Jakewins on data, food and technology.

On raised bed gardens, and holes

I've never understood raised beds. Why would it be better to plant in soil that's slightly higher than the soil around it - are people paying hundreds of dollars for the comfort of not having to bend down to their plants?

This is part of my project to grow a meal, and is about how I learned to appreciate raised bed gardens.

When I was nine, some friends, my brother and I embarked on a grand project to dig a hole in the vegetable garden. I'm told that eventually my parents came home to find a two-yard ladder barely reached the bottom of the hole. At the end of the ladder sat my ten-year old partner in crime, Robert, dutifully digging deeper. In order to avoid explaining to the neighbors that their son was entombed two yards underneath our potato patch, dad mandated the project be aborted.

I remember the moment we broke through the black soil and reached a thin layer of clay. It was about a third of a way down the hole and it was a great milestone, granting a much-needed morale boost for everyone involved.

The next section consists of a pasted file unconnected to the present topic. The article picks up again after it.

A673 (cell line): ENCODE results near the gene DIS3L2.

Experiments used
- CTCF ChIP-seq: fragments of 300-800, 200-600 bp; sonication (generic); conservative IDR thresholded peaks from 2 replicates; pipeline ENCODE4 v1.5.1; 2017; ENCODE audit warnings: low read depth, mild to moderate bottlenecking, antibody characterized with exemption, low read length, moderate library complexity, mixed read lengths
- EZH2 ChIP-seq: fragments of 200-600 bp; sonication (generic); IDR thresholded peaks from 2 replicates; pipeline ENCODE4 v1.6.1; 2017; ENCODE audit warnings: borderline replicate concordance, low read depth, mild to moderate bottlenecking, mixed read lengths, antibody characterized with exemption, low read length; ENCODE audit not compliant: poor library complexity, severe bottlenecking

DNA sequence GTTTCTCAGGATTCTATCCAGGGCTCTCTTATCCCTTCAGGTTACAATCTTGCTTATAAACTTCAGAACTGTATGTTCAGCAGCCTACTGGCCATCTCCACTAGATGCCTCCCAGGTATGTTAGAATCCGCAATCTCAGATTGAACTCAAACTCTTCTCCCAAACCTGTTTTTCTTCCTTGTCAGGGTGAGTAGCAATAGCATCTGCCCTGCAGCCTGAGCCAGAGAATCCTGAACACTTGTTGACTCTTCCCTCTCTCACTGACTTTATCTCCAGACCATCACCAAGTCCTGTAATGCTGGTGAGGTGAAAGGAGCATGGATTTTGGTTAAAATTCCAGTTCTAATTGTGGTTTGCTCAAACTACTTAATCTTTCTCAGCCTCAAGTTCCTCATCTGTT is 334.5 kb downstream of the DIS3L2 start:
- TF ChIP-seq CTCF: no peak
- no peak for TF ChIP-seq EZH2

The garden was sometimes a point of contention, usually centered around the mountain of new organic life it produced every year. It was a delicate truce between nature and my parents that the house was allowed to remain in place at all. And I never thought much of that - that's how gardens were, each family fights a never-ending battle against the roses, pear trees and the plums for the right to keep a path to the front door.

I can think back now and realize that by the time we hit the clay, we had worked our way through nearly three feet of top soil.

Raised beds

And so, I never understood raised beds. Why would things grow better if you elevated them a bit? Are they just ornamental? It speaks to my garden-privilege that it was not until last year I learned that all gardens are not as lucky as ours was. My parents garden is two hundred years old. It came with a contract from the 1800s allowing the owner to collect sea weed from the local beach to use as fertilizer.

My garden, on the other hand, is forty years old, and it did not come with a contract to collect anything. When the suburban American duplex I live in was built, the top soil was dutifully scraped away, revealing a brick-hard layer of light brown clay, perfect for placing a house on. When it rains, the water runs over the turf-grass as if it were asphalt. There is no soil in my back yard, and building a raised bed is one of the fastest ways around that predicament.

If I do my job right, perhaps my raised bed will be the seed for some brat spelunker digging a hole and learning about the layers of the earth a few generations from now.

Find out how the raised bed worked out here!